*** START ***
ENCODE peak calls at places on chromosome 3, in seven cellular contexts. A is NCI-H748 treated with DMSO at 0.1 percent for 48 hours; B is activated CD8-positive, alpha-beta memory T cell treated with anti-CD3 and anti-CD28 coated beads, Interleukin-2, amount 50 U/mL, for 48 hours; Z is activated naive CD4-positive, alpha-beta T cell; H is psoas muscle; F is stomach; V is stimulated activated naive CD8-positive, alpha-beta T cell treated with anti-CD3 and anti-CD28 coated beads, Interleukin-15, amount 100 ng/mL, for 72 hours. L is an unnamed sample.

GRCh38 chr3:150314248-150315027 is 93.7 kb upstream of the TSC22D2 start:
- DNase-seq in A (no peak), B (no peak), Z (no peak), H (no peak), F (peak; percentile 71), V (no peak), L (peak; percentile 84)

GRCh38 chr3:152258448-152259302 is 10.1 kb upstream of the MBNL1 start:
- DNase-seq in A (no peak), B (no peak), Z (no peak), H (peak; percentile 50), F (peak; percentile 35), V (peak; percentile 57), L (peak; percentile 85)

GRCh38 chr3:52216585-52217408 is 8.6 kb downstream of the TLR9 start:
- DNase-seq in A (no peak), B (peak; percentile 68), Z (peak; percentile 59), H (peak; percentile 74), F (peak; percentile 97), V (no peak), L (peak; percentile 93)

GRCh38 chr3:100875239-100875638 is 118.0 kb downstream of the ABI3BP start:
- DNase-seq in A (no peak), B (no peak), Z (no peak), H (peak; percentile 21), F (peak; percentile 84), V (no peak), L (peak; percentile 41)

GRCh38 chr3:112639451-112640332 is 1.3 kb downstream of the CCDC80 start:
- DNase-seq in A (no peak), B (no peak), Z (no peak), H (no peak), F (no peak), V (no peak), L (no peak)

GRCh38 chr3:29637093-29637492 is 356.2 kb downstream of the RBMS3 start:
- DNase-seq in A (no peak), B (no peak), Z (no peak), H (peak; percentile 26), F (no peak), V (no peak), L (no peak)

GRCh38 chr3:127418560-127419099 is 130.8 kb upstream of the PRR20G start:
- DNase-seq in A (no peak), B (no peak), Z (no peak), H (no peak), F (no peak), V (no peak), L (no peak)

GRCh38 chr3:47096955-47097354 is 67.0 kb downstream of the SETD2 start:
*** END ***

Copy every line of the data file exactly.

ENCODE peak calls at places on chromosome 3, in seven cellular contexts. A is NCI-H748 treated with DMSO at 0.1 percent for 48 hours; B is activated CD8-positive, alpha-beta memory T cell treated with anti-CD3 and anti-CD28 coated beads, Interleukin-2, amount 50 U/mL, for 48 hours; Z is activated naive CD4-positive, alpha-beta T cell; H is psoas muscle; F is stomach; V is stimulated activated naive CD8-positive, alpha-beta T cell treated with anti-CD3 and anti-CD28 coated beads, Interleukin-15, amount 100 ng/mL, for 72 hours. L is an unnamed sample.

GRCh38 chr3:150314248-150315027 is 93.7 kb upstream of the TSC22D2 start:
- DNase-seq in A (no peak), B (no peak), Z (no peak), H (no peak), F (peak; percentile 71), V (no peak), L (peak; percentile 84)

GRCh38 chr3:152258448-152259302 is 10.1 kb upstream of the MBNL1 start:
- DNase-seq in A (no peak), B (no peak), Z (no peak), H (peak; percentile 50), F (peak; percentile 35), V (peak; percentile 57), L (peak; percentile 85)

GRCh38 chr3:52216585-52217408 is 8.6 kb downstream of the TLR9 start:
- DNase-seq in A (no peak), B (peak; percentile 68), Z (peak; percentile 59), H (peak; percentile 74), F (peak; percentile 97), V (no peak), L (peak; percentile 93)

GRCh38 chr3:100875239-100875638 is 118.0 kb downstream of the ABI3BP start:
- DNase-seq in A (no peak), B (no peak), Z (no peak), H (peak; percentile 21), F (peak; percentile 84), V (no peak), L (peak; percentile 41)

GRCh38 chr3:112639451-112640332 is 1.3 kb downstream of the CCDC80 start:
- DNase-seq in A (no peak), B (no peak), Z (no peak), H (no peak), F (no peak), V (no peak), L (no peak)

GRCh38 chr3:29637093-29637492 is 356.2 kb downstream of the RBMS3 start:
- DNase-seq in A (no peak), B (no peak), Z (no peak), H (peak; percentile 26), F (no peak), V (no peak), L (no peak)

GRCh38 chr3:127418560-127419099 is 130.8 kb upstream of the PRR20G start:
- DNase-seq in A (no peak), B (no peak), Z (no peak), H (no peak), F (no peak), V (no peak), L (no peak)

GRCh38 chr3:47096955-47097354 is 67.0 kb downstream of the SETD2 start: